Trigger if updating then

Now that we understand the basics, let's take a look at how we can design the user audit table to track user activity.

The first step is to create an Oracle table that can store the information gathered by the end-user logon/logoff triggers.

In order to properly design these triggers, let's begin by looking at the information that's available inside the system-level triggers.

First, we'll gather the information provided at login: Since the user logon/logoff triggers are separate entities, we have several choices in the design of a table to support this information.

We could design two separate tables: a user logon table and a user logoff table. In order to get around this table issue, we can create a database design whereby a single table is used to record both logon and logoff events (Listing A).

If we did, however, we'd have the difficulty of joining these two tables together and correlating which logon corresponds to which logoff and so on. This eliminates the need for table joins and data correlation.

HIPAA, the Sarbanes-Oxley Act, and the Gramm-Leach-Bliley Act have all produced serious constraints on Oracle professionals who are now required to produce detailed audit information for Oracle system users.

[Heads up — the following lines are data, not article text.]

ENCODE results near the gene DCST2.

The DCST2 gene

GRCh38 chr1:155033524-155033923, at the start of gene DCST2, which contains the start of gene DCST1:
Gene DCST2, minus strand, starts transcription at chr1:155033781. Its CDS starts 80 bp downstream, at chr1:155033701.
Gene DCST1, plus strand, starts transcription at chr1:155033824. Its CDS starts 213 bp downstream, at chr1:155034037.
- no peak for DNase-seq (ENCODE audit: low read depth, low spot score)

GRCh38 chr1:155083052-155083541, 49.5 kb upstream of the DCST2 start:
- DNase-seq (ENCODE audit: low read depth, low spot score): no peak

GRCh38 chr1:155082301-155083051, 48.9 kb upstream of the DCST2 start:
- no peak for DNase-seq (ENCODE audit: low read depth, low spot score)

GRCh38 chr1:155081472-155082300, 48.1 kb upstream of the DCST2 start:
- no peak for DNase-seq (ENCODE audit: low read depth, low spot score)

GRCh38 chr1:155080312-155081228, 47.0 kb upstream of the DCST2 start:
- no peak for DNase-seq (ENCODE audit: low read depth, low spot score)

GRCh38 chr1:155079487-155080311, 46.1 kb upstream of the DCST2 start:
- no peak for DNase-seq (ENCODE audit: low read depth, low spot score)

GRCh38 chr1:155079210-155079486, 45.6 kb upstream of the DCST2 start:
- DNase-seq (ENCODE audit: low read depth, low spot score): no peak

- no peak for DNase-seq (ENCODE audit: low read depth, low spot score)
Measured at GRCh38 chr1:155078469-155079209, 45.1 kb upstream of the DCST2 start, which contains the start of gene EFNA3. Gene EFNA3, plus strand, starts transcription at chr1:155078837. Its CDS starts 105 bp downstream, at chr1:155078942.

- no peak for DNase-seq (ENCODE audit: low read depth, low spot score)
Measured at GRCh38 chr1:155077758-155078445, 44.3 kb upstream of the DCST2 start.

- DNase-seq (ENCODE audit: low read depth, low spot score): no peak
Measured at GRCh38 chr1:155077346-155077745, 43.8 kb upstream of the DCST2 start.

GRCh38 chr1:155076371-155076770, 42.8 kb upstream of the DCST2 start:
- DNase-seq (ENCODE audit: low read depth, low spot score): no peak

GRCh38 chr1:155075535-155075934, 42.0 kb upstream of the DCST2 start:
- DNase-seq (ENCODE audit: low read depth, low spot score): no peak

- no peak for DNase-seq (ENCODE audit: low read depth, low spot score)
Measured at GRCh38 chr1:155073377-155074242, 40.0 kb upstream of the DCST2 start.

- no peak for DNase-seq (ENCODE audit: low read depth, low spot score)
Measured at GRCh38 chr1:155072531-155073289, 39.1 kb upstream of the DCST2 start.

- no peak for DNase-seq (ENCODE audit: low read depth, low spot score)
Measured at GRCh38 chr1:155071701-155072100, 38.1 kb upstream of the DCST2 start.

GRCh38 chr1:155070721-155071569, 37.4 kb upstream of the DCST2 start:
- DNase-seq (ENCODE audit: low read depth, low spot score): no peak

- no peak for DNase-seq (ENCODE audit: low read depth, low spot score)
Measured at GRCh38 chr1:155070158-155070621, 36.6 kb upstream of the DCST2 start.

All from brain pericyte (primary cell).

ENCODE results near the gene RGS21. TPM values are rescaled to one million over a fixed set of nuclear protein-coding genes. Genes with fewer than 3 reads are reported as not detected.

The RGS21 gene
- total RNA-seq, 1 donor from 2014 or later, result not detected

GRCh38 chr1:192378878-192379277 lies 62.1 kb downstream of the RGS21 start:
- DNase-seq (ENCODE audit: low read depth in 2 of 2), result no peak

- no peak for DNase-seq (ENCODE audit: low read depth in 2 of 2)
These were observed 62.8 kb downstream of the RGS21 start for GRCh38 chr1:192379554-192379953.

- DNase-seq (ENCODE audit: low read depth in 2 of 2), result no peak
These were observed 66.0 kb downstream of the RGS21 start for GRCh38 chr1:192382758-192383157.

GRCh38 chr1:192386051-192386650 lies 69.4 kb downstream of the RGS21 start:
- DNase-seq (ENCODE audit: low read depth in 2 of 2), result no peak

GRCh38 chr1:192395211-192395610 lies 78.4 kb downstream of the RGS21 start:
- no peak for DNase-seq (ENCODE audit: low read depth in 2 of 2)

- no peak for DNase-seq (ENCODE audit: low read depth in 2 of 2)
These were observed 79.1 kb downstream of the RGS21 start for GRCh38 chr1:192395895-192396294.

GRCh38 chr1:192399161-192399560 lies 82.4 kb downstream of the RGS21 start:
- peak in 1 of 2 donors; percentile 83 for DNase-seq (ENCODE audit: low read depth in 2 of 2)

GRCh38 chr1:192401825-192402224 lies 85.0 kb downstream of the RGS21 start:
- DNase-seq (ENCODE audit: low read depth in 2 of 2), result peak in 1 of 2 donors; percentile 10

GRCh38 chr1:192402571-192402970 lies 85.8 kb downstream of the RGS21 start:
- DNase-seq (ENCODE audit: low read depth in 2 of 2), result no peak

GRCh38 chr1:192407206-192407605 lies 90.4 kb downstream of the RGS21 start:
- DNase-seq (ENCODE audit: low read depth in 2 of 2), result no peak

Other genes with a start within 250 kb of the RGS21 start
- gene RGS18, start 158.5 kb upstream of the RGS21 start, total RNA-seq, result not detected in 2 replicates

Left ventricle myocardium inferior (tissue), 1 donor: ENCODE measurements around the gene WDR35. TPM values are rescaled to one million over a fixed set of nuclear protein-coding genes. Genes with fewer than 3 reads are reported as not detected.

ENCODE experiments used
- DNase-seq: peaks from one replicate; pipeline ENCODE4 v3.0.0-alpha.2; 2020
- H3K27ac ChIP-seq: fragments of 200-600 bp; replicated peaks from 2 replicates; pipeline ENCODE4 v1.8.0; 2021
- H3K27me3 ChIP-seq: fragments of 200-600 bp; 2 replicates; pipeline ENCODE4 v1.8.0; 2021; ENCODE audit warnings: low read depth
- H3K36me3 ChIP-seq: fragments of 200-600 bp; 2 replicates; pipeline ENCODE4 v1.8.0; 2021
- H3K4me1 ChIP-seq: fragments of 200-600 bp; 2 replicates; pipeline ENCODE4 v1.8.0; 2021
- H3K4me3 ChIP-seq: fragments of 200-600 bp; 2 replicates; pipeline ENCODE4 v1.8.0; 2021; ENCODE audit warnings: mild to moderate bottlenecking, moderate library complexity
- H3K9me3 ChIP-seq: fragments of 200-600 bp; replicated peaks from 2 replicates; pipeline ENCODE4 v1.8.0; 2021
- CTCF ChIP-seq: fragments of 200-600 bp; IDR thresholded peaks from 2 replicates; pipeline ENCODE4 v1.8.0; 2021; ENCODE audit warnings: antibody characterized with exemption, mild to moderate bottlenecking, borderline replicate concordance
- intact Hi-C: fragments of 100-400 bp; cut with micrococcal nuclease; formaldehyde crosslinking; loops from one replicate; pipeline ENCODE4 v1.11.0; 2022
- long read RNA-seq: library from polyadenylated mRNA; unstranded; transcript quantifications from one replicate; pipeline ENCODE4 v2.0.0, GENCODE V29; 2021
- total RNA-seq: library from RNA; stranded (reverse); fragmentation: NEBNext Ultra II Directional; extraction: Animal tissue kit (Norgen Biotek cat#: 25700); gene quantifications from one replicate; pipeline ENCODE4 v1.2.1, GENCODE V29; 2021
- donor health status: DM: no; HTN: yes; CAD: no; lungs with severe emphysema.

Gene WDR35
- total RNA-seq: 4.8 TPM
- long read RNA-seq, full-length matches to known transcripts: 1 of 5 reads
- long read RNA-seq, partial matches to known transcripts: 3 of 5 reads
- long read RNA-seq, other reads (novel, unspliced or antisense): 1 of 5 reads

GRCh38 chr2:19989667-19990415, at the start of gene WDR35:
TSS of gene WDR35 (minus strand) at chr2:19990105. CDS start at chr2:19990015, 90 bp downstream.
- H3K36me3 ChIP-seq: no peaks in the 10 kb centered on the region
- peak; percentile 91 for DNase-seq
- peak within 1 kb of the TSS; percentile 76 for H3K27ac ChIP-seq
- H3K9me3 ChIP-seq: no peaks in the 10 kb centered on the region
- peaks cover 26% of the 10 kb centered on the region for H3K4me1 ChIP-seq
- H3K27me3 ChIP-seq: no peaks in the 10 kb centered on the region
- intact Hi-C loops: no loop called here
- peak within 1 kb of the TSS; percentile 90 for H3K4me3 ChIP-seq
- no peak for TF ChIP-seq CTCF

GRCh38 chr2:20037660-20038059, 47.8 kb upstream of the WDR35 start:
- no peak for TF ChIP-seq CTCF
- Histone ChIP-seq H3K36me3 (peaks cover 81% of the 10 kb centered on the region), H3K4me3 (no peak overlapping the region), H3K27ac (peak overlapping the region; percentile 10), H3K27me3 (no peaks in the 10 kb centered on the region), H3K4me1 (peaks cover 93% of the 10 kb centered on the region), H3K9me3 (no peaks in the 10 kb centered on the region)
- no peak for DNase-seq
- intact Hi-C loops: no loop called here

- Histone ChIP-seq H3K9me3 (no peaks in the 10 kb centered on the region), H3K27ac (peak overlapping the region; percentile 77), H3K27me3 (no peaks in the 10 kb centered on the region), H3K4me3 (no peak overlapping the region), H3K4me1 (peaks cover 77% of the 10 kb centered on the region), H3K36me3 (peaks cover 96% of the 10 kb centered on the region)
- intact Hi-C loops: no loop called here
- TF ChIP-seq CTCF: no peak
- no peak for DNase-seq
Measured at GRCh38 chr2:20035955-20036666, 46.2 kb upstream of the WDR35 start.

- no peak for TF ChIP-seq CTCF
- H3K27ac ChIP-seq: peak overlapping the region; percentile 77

This article describes my work in creating end-user login/logoff procedures to facilitate tracking end-user activity.We update the last module that was accessed by the user session.This is accomplished by selecting the module column from the v$session table and then placing it into our user audit table.Please be advised that the initial implementation of system-level triggers for end-user tracking is quite new and, as such, is still a bit lacking in robust functionality.While the user logon/logoff triggers will accurately tell you the time of the user logon and logoff, the code does not capture any information regarding the specific tasks that were performed during the user's session.Next, we update our audit table to show the last program that was accessed during the session.Again, we invoke the SYS context function to select the program column from the v$session table.We begin by updating the user log table to include the last action performed by the user.As you'll note in Listing C, updating the last action is accomplished by using the SYS context function to grab the action column from the v$session table.To make a single table function for both logon and logoff events, it's first necessary to locate the logon row that is associated with the individual user session.As you might imagine, this is tricky because you may have many users who are signed on with identical user names.

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